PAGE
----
Dr. Spilchuk: Let me respond to the second question first. If you do no have a signed contract or letter with specific obligations/responsibilities, you do not have a job. Reputable schools don’t do this. This kind of behavior in a school is a HUGE RED FLAG that you are about to be abused by an unethical, exploitative organization. Immediately send them a letter declining their verbal offer, then keep looking until you find a real school and a real job.
The IB details confirm this somewhat. Hiring a teacher to teach IB without training is sometimes done when specific training is actually arranged in the first year, and this is usually mentioned in the contract. But as above, you have no contract. And while Dr. Spilchuck states correctly that the IBO has a regulatory effect on its subscriber schools, that often takes a few years to kick in. If this school has only recently adopted IB, it could be exploiting the IBO name just as it exploits teachers, and this will take a couple of years to surface. Don’t be naive. Scream and run.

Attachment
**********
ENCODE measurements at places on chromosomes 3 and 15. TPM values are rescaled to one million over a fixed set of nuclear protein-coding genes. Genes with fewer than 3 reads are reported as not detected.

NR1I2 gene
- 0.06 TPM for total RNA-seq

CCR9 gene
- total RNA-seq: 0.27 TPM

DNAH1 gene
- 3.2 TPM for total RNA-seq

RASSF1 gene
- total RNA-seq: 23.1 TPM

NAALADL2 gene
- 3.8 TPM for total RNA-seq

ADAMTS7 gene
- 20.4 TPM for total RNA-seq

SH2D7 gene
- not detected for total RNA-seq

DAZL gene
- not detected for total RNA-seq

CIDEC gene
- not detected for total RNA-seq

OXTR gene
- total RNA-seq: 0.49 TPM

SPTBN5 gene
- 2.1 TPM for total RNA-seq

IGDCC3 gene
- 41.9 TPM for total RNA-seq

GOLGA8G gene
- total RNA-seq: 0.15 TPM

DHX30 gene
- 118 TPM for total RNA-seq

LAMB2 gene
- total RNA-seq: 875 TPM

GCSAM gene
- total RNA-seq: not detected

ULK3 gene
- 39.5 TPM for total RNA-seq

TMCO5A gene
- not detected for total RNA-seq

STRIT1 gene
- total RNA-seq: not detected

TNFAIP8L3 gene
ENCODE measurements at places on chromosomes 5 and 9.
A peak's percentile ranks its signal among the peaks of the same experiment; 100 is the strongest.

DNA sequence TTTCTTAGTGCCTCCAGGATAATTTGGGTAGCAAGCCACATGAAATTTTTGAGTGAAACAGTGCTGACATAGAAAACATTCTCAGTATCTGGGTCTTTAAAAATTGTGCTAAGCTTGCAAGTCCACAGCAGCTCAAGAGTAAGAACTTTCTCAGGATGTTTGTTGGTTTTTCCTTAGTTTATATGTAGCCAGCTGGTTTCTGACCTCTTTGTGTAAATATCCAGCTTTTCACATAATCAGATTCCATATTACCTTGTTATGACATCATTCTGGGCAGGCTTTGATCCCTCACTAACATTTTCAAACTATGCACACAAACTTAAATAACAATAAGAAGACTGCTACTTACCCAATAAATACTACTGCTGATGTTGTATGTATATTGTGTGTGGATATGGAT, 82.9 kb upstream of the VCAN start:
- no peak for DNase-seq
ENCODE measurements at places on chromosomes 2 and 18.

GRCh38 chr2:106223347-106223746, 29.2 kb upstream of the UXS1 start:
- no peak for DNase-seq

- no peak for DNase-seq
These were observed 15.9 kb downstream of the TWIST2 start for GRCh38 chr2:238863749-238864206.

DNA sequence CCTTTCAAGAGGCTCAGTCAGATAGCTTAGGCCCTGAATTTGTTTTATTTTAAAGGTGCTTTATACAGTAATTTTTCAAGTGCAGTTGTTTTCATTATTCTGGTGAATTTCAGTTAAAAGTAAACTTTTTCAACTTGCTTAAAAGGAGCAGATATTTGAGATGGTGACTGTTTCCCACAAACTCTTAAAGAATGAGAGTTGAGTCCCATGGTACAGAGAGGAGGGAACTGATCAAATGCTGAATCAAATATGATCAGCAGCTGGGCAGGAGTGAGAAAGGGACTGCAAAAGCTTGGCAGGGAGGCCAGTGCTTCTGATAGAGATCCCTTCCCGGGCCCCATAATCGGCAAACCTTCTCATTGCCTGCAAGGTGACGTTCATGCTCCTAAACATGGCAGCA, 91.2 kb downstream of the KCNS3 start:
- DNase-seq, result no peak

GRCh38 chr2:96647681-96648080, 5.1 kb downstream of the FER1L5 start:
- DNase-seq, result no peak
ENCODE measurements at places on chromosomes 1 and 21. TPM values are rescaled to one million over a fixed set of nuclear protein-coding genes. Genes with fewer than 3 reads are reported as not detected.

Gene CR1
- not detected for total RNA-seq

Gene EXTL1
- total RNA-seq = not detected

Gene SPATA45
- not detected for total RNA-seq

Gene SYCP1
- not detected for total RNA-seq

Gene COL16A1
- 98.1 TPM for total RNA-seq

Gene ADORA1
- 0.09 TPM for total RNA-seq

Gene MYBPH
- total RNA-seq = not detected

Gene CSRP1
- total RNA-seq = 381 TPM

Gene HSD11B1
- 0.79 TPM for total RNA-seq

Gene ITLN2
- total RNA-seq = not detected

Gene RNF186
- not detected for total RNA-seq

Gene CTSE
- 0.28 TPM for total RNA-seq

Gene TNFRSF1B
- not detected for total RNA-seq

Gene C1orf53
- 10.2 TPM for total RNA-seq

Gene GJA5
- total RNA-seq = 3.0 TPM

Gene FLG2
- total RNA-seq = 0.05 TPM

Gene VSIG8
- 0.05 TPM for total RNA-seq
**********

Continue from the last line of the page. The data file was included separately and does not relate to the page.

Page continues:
The best advice you could give this candidate is to look elsewhere for work. If the Director does not have the professional courtesy to a. give you something in writing in the first place and b. keeps you waiting for a week or more (and still nothing), be very wary of the place! Funny how many schools expect prospective and incumbent teachers to be 101% professional in all they do, yet completely lack a sense of professional reciprocity when it comes to their obligations.
It seems a bit over-reactive to suggest that this teacher take a contract (I assume it was acquired at a job fair) to a lawyer for review. The trusted person should be one of the fair advisors. If this was not acquired via a job fair, then certainly I agree with the other responders…do not accept the contract. Or thoroughly ask for other contacts at the school to talk to.
Interestingly, guess what? At university level, we are routinely told the contract will be waiting for us on arrival! Well, when the airline ticket arrives, I get on the plane and voila! They do come through! The major universities in the Gulf region also usually provide a salary advance and help with transportation until you’ve settled in. (I’ve worked in Yemen, Kuwait, Bahrain and Saudi)